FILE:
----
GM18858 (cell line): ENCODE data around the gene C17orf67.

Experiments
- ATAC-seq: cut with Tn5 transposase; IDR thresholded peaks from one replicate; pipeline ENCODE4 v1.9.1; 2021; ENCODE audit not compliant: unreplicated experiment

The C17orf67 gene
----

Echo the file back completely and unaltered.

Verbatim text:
GM18858 (cell line): ENCODE data around the gene C17orf67.

Experiments
- ATAC-seq: cut with Tn5 transposase; IDR thresholded peaks from one replicate; pipeline ENCODE4 v1.9.1; 2021; ENCODE audit not compliant: unreplicated experiment

The C17orf67 gene